For my money, the ideal post-ride recovery looks something like this:
- Nothing happens before a shower. Wash the grime off first.
- Set the bathtub at full-cold and fill ‘er up!
- Static stretch-down while the tub is filling. 30+ sec all muscle groups lower extremity and neck, upper back, shoulders
- Putter around on Strava
- Bathtub is full. Dump in half-dozen ice trays out of the freezer
- Mentally psych up for 10min at ~10° C waist-deep ice bath
- First 30sec is the worst. Podcasts provide a good distraction. Don’t drop the phone in…
- Emerge, dry off, pull on compression tights
- Complete lower body foam roll-out
- Refuel your energy reserves with proper nutrition. Cookies are necessary, but insufficient
- At least 8 hours of quality sleep – this may be the most critical
These are my recovery protocol of choice. I feel better immediately after and often the next day compared to when I have to skip the full routine, but are these methods supported by the evidence?
I’ve tried to find the latest systematic reviews on these topics to estimate their efficacy for recovery. Again, this isn’t a comprehensive literature review, but just me looking for the most recent, mostly comprehensive review of the evidence.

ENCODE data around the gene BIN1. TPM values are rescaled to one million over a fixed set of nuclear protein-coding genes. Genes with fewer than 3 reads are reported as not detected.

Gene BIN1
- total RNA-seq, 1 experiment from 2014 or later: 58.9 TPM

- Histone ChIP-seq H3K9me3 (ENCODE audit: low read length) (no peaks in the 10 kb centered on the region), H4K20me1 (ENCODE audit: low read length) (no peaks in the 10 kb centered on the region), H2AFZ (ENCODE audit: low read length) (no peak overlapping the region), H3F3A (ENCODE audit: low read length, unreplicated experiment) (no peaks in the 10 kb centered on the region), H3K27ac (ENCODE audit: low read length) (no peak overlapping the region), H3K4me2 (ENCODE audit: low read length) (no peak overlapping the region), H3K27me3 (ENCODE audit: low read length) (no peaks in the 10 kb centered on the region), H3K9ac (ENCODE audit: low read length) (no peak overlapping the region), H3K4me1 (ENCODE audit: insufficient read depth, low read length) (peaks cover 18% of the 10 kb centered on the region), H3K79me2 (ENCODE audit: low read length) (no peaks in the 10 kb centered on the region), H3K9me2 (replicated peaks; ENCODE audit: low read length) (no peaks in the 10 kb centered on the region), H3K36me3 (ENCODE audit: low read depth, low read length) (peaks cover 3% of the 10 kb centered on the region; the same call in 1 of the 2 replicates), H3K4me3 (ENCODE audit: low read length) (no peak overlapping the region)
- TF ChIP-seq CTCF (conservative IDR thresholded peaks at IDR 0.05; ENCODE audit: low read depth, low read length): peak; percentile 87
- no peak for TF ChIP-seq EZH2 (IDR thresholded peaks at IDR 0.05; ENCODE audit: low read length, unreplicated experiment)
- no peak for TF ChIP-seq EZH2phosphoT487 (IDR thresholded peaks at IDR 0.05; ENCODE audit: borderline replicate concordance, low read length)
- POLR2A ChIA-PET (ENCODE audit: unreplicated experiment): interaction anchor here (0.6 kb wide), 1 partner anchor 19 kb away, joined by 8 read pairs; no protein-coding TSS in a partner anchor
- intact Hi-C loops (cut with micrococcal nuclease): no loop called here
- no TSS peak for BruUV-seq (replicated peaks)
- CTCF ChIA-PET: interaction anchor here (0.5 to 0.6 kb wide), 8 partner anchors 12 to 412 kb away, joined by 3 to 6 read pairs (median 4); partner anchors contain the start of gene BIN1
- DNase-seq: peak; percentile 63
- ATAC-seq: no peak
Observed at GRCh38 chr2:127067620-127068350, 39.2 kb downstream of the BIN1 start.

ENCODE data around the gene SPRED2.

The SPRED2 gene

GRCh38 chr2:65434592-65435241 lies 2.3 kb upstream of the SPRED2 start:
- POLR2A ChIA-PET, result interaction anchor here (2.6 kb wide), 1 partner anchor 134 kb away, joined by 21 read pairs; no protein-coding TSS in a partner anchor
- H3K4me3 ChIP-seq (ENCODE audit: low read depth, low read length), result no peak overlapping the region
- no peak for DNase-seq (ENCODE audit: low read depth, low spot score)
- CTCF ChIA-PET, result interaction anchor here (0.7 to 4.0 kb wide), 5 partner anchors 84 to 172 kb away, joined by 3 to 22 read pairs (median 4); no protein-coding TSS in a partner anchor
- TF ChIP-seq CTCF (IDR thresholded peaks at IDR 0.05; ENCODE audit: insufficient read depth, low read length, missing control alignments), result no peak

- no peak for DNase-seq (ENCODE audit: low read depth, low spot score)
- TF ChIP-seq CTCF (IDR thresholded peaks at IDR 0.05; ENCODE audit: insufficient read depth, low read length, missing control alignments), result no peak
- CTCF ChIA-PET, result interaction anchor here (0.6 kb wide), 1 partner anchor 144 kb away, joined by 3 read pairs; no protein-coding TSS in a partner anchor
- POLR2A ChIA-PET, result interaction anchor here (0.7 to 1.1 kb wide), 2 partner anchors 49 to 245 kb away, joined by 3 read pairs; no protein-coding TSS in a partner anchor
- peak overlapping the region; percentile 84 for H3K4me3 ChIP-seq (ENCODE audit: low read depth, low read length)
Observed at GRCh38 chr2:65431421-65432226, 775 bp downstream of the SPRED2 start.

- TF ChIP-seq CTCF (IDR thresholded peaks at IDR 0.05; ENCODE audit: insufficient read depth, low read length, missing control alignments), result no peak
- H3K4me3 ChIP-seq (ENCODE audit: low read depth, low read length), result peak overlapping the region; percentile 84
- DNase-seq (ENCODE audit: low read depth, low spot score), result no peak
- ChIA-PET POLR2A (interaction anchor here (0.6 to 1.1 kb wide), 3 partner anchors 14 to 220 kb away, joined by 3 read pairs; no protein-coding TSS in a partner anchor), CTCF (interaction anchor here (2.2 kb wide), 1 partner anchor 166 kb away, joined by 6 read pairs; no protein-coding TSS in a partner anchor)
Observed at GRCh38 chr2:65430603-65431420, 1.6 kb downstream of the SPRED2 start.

First up is ice bathing and compression garments. Stretching and foam rolling will follow in Part II. Sleep deserves it’s own Part III and nutrition is a topic I may delve into at some point.
Cold Water Immersion
PLoS One conveniently just published a review & meta-analysis of cryotherapy in September, 2015 (Hohenauer et al, 2015). The paper looked at 36 articles to determine the efficacy of various cryotherapy (cold exposure) methods on recovery, as characterized by both subjective and objective markers.
For all the traditional espousing of using ice for recovery and muscle injuries, the evidence for the efficacy of cold exposure is surprisingly tenuous. The studies examined used a variety of cold application methods, populations, exercise modalities and statistical analyses, producing an undesirably high level of heterogeneity. However the review and meta-analysis is still relevant and broadly applicable for my purposes.
The paper looked at subjective characteristics; delayed onset muscle soreness (DOMS) ratings of perceived exertion (RPE) and objective markers of blood plasma; creatine-kinase (CK) and lactate levels, which are used as indicators of muscle breakdown or trauma. The paper’s main finding concluded:
“Cooling showed significant effects in reducing the symptoms of DOMS (up to 96 hrs) and RPE (up to 24 hrs) compared to passive control interventions. CWI [cold water immersion] achieved the best effect with respect to the other cooling applications… [However] Cooling did not significantly affect the objective recovery outcomes compared to passive control interventions.”